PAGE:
Oct 17, 2023 3:36 PM
Carla Bley, Provocative Composer-Pianist, Dies at Age 87
With her iconic bangs, sharp features and free-flowing sense of the absurd, Carla Bley, who died Oct. 17 of brain…
“Let’s get one thing out of the way,” pianist Chick Corea said before his trio’s performance at Cleveland’s Tri-C Jazz Festival on June 24. “Congratulations on the championship!”
There are certainly subtler ways to elicit cheers from an audience. But in this sports-crazed town, Corea’s reference to the Cleveland Cavaliers (this year’s NBA Champions) was all it took to whip the crowd into a frenzy.
After the applause had subdued, Corea began his next order of business, which was to help his bassist, the Grammy Award-winning Christian McBride, tune his instrument. Corea casually played an E on his piano, and McBride, finessing his tuning peg, brought his lowest string into pitch. It is usually a simple, routine task. That evening, however, it was anything but.
Almost as soon as Corea had played his single note on the keyboard, an audience member, perhaps still giddy from the post-championship high, repeated the note out loud. The pianist’s ears perked. With an impish grin he played another note, and this time, even more audience members sang the note back to him.
The exercise soon became a contest: Corea would play a multi-note phrase, and the audience would gamely repeat it. The phrases continued to grow in complexity, becoming longer and more familiar until, on the wings of even louder applause, the trio launched into its first number, a soft, swinging jaunt through Kurt Weill’s “This Is New.”
Through the impressionistic wash of Corea’s piano solo it became clear that the three musicians—drummer Brian Blade is the trio’s third member—had locked into a telepathic accord. Blade was closely attuned to his partners’ whims and impulses, underlining melodic nuances in Corea’s solo and adding depth to McBride’s bass lines.
The trio quickly connected with the audience, impressing with an ability to create and sustain moods throughout the duration of a song. That aptitude would come in handy for the remainder of the group’s set, which Corea announced would follow a theme of “songs written by pianist-composers.”
On an interpretation of a Scriabin prelude—Corea joked that it had been “de-preluded” by the band—the trio began in an atmosphere of billowy elegance and grace, a nod, perhaps, to the song’s classical origins. That creative disposition persisted well into the tune’s solo section, during which McBride emphasized the classical pedigree of the tune with a solo full of stately linear lines and baroque embellishments.
An impressionistic version of Jimmy Van Heusen’s “It Could Happen To You” followed. Corea delivered the standard in Cubist form, full of angular melodic lines and strident intervals. Blade, one of the most sensitive drummers in jazz, reacted brilliantly to the song’s detours and deviations; his drumming was a punctuation that accentuated the tune’s unusual cadences and contours.
Other pianist-composers falling under Corea’s interpretive umbrella that night included Stevie Wonder, whose 1976 classic “Pastime Paradise” was conveyed with unhurried soulfulness, and Thelonious Monk, whose “Think Of One” brought the program into more cerebral territory.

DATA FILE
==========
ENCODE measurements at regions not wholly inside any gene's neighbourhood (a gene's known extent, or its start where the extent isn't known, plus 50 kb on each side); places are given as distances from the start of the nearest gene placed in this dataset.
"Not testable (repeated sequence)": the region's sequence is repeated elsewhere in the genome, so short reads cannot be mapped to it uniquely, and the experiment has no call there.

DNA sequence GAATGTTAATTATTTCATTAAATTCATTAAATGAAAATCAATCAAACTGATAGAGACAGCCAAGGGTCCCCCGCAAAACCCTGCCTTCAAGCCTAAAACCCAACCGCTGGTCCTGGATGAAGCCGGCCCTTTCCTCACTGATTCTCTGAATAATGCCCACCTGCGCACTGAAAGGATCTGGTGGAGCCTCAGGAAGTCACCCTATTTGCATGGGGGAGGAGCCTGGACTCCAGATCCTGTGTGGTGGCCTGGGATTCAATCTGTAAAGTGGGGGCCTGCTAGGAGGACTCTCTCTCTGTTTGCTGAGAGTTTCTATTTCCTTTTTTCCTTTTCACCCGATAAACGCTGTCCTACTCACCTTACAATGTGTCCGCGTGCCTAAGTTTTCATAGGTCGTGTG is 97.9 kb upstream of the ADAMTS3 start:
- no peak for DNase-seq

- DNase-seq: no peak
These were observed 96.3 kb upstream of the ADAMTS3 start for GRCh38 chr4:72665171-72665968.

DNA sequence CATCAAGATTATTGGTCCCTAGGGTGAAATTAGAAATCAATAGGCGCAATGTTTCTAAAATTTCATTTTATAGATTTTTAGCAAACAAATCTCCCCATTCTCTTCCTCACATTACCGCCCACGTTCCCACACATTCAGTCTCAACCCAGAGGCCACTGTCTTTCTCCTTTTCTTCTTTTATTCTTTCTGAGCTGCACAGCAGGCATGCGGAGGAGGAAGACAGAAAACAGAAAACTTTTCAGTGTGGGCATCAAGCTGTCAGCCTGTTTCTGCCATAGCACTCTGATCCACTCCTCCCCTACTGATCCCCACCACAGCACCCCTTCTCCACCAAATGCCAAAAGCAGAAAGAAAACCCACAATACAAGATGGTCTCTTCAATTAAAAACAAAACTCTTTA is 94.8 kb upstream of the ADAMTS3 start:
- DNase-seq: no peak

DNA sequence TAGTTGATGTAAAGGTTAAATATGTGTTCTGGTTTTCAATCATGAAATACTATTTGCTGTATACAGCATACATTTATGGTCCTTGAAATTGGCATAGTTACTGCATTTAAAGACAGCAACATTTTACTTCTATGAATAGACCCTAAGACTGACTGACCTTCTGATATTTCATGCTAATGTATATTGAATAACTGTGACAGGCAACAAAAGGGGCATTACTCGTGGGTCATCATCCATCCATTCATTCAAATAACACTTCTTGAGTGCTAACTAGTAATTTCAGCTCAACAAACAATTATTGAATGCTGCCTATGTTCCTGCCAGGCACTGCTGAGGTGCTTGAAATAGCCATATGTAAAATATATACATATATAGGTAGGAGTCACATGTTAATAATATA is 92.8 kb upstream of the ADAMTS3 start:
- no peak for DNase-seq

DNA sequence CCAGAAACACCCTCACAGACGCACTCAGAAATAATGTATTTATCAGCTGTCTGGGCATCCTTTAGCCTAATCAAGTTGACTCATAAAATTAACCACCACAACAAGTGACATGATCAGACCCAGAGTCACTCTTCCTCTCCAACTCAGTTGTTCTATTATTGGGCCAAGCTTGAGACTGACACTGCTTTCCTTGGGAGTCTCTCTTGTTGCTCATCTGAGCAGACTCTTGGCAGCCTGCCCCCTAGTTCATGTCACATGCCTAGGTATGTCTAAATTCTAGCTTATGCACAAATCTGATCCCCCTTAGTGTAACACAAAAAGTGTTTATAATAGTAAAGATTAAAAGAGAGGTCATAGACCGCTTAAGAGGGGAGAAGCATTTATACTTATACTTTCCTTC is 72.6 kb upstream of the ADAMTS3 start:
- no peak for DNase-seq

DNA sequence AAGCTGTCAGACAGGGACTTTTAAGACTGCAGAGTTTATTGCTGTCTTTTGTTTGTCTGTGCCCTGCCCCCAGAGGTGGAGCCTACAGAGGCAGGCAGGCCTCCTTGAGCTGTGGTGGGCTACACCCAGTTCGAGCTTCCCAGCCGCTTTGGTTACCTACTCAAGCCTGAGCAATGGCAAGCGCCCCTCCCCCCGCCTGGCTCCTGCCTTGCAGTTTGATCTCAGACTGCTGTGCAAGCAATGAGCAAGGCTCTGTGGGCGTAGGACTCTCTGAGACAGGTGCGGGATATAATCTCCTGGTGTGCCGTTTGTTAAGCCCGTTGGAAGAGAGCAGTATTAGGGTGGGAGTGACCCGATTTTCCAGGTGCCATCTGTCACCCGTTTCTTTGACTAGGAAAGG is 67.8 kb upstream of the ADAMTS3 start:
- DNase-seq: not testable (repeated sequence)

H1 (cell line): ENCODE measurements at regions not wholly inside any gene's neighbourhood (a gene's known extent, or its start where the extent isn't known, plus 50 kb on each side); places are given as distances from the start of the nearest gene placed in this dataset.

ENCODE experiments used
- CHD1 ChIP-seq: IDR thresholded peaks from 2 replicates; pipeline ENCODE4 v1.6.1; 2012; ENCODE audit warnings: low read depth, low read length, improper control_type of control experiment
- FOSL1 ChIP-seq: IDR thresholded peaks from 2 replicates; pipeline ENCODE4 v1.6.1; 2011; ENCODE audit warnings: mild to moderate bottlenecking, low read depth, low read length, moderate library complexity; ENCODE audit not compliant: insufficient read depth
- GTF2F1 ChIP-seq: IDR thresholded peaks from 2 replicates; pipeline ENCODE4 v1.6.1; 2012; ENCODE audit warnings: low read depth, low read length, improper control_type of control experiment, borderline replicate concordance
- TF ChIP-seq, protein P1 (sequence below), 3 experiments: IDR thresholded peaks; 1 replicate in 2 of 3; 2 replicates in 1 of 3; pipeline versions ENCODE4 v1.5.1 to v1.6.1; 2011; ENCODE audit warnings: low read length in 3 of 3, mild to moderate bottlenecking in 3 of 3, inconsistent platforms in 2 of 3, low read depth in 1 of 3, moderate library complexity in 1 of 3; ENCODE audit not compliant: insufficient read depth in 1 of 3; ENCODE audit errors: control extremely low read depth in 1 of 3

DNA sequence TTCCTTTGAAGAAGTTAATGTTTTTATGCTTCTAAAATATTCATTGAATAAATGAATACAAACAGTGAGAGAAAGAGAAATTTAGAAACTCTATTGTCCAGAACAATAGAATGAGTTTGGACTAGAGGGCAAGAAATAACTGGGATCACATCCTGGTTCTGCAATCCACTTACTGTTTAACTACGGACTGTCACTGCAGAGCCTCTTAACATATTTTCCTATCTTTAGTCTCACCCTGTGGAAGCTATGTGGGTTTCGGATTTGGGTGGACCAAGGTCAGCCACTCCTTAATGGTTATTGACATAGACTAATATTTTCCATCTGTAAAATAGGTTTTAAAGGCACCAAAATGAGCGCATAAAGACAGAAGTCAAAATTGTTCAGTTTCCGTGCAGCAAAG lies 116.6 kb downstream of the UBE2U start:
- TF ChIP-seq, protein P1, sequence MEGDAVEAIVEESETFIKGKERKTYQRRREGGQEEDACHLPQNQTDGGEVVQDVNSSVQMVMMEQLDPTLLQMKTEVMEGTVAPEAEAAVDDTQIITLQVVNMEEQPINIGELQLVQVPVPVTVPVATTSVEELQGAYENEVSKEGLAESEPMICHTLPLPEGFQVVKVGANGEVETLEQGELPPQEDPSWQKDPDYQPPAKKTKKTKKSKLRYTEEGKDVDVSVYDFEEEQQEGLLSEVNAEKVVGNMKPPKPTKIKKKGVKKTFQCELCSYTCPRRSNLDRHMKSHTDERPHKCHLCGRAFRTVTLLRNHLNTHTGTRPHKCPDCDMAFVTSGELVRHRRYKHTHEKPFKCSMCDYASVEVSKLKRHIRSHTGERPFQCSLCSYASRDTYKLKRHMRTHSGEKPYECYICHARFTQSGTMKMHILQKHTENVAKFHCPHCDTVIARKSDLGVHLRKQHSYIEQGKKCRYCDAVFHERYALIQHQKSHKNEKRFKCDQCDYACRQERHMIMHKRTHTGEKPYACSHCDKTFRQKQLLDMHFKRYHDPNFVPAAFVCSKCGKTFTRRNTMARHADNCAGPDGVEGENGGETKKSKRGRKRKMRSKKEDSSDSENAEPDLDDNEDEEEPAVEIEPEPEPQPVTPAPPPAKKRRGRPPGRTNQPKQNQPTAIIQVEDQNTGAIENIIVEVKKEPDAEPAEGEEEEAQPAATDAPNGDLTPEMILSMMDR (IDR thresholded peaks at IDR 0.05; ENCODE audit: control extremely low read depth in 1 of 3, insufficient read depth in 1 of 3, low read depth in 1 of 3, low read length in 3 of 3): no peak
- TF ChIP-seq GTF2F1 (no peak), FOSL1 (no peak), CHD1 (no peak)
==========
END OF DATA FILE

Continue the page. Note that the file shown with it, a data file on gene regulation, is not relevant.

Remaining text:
Two compositions by one of our generation’s preeminent pianist-composers—Corea himself—closed out the show. The first, “You’re Everything,” from the 1979 album Light As A Feather, hit upon some of Corea’s key stylistic attributes: plumy piano lines, murmuring ostinatos and suspended chords that seem hover in air.
The final song, an encore, was a brisk rendition of “Spain” that once again found the audience and Corea embroiled in a game of “repeat after me.” Corea would play a fragment of the triumphant melody, and the audience would enthusiastically shout it back.
Though the group has Corea’s name on it, it is nonetheless a machine powered by three distinct voices (and several thousand more if you count the members of the Tri-C Jazz Festival audience). That sense of equanimity was evident during the final curtain call, as the musicians, bowing before the audience, playfully fought over who should stand in the middle.
The following day, Terence Blanchard’s E-Collective, a band of similar cohesion but different stylistic sensibility, performed at the Ohio Theater to a full house. The trumpeter and his agile young group—keyboardist Fabian Almazan, drummer Joe Grissett, bassist Josh Hari and guitarist Charles Altura—offered Bitches Brew-esque rumblings and muscular hard rock motifs, with Blanchard’s effects-laden horn cutting a jazz swath through the electrified air.
A newly composed tribute to Jimi Hendrix, on which Altura soloed poetically, complemented material from the collective’s 2015 album, Breathless (Blue Note), including “See Me As I Am,” “Confident Selflessness” and “Soldiers”—all of which were inspired by the Black Lives Matter movement. The vibe was bold and provocative, but not without groove. Blanchard, a musician with an urgent and significant message, has found an ambitiously musical way to convey it.
Other artists performing during the festival—presented by Cuyahoga Community College—included trumpeter Dominick Farinacci, vocalist Somi, tenor saxophonist Melissa Aldana and pianist-vocalists Dr. John and Diana Krall, who both participated in an all-star tribute to producer Tommy LiPuma.
Oct 17, 2023 3:36 PM
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